In this novel— his largest and richest since The Sunlight Dialogues
—John Gardner has created an entire world, that of Peter J. Mickelsson, professor of philosophy, a brilliant man, once fanatically orderly, devoted to precision (despite his love of Nietzsche), distrustful of passion, but now, since the breakup of his marriage, a man who has lost control of both his life and himself: drinking too much gin, eating DiGels like candy, unable to meet even the simplest, most ordinary demands of life and work, frightened by the knowledge that he is slipping toward violence and madness. Indulging an urgent impulse to escape, Mickelsson buys a rundown farm at the edge of a small town in the Pennsylvania mountains, where—alone—he sets about reconstructing the huge old farmhouse and himself.
The farmhouse, purported to be haunted, can hardly be more haunted than Mickelsson. His world is crowded with "ghosts": not only the great philosophers he blames for the modern world's lunacy, but living people as well—people whom he feels he has betrayed or failed, the people who remain part of his life although no longer near him, and the people he seems powerless to prevent from invading his life now. There are: his family—an estranged wife, with whom he is still involved in a bitter but intimate duel, and his grown children, living lives that disturb and alarm him . . . his colleagues—a murderously competitive philosophy faculty masked in affability and the beautiful woman sociologist whom Mickelsson at first pursues, then flees . . . his students—among them a desperate, perhaps suicidal young man who looks to Mickelsson for his own salvation and the striking, young, mismatched couple in whose love affair Mickelsson has been, from the beginning, unwittingly entangled . . . his neighbors—the smiling real estate agents who sell Mickelsson his farmhouse and the laconic farmer who warns him of its ghosts, the woman doctor whose house it was and who seems to be fleeing it now for dear life, the teenage prostitute with whom Mickelsson becomes obsessed and who provides him with both torment and a kind of fulfillment . . . and all the others—the unhelpful psychiatrist ("You're a sick man," he tells Mickelsson), the half-mad lawyer trying to give order to Mickelsson's affairs, the abrasive and seemingly ubiquitous I.R.S. agents stalking for Mickelsson's unpaid taxes. . . .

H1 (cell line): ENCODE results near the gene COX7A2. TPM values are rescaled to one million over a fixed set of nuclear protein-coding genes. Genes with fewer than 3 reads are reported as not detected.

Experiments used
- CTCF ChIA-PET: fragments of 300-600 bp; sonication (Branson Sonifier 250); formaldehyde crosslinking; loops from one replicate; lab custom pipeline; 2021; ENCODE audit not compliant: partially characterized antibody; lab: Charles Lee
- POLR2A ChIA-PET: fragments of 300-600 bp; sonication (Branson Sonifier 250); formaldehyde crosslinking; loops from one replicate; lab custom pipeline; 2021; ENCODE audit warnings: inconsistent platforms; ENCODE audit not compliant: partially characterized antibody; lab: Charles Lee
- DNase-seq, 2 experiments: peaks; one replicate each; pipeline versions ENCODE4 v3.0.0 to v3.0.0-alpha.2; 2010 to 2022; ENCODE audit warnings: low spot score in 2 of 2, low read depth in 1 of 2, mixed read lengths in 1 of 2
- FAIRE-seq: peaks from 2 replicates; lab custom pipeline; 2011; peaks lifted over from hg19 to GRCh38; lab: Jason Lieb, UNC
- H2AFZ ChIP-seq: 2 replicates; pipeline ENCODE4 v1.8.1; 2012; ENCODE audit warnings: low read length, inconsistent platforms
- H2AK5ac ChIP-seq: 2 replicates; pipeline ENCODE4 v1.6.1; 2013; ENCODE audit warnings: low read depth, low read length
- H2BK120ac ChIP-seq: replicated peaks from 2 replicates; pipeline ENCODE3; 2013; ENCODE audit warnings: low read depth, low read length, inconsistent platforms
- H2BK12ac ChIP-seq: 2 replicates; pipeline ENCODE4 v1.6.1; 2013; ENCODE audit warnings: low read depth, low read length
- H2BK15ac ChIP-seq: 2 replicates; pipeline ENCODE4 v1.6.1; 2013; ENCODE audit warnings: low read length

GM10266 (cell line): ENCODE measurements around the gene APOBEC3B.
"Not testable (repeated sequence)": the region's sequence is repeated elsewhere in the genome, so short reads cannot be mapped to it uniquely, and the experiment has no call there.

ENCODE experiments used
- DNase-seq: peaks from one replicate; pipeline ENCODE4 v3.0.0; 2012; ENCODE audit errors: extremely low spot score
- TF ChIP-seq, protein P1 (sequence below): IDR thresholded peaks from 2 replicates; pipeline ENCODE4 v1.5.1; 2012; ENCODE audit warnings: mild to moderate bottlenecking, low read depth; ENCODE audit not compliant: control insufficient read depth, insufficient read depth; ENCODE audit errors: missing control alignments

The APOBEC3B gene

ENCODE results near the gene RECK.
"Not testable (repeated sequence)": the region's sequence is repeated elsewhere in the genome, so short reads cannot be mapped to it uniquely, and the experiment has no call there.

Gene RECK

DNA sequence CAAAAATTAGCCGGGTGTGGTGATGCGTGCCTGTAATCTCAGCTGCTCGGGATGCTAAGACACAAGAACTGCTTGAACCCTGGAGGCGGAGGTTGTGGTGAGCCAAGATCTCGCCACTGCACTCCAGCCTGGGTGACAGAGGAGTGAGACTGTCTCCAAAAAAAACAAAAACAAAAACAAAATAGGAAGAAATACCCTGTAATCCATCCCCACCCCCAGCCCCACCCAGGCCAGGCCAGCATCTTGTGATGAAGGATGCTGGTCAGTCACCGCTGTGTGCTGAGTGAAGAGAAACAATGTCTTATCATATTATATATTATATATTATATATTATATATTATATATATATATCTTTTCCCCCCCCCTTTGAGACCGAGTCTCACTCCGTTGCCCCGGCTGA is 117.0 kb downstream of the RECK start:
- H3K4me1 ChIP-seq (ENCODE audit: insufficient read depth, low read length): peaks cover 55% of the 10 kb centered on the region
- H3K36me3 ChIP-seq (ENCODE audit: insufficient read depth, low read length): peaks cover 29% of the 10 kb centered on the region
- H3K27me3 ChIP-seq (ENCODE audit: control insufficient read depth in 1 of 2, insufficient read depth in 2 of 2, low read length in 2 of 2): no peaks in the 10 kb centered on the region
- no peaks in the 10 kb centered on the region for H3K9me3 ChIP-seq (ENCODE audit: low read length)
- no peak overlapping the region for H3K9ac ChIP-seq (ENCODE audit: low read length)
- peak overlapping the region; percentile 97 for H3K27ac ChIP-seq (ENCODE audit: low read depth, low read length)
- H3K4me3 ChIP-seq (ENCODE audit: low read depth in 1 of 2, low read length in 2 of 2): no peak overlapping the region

And through the story of Mickelsson's increasingly unbalanced attempt at self-regeneraton, we follow the mysterious and dangerous events that intensify his turmoil and hint at a madness deeper than Mickelsson's in the world at large: the midnight passage of unlit trucks over the mountain roads, an unearthly Mormon ritual conducted midstream in the Susquehanna River, a series of unsolved murders in the community, rumors of witchcraft and UFO landings, and, in the farmhouse itself, the gradual emergence of actual ghosts reenacting a long-ago murder and offering the ultimate challenge to Mickelsson's courage, sanity, and will to survive.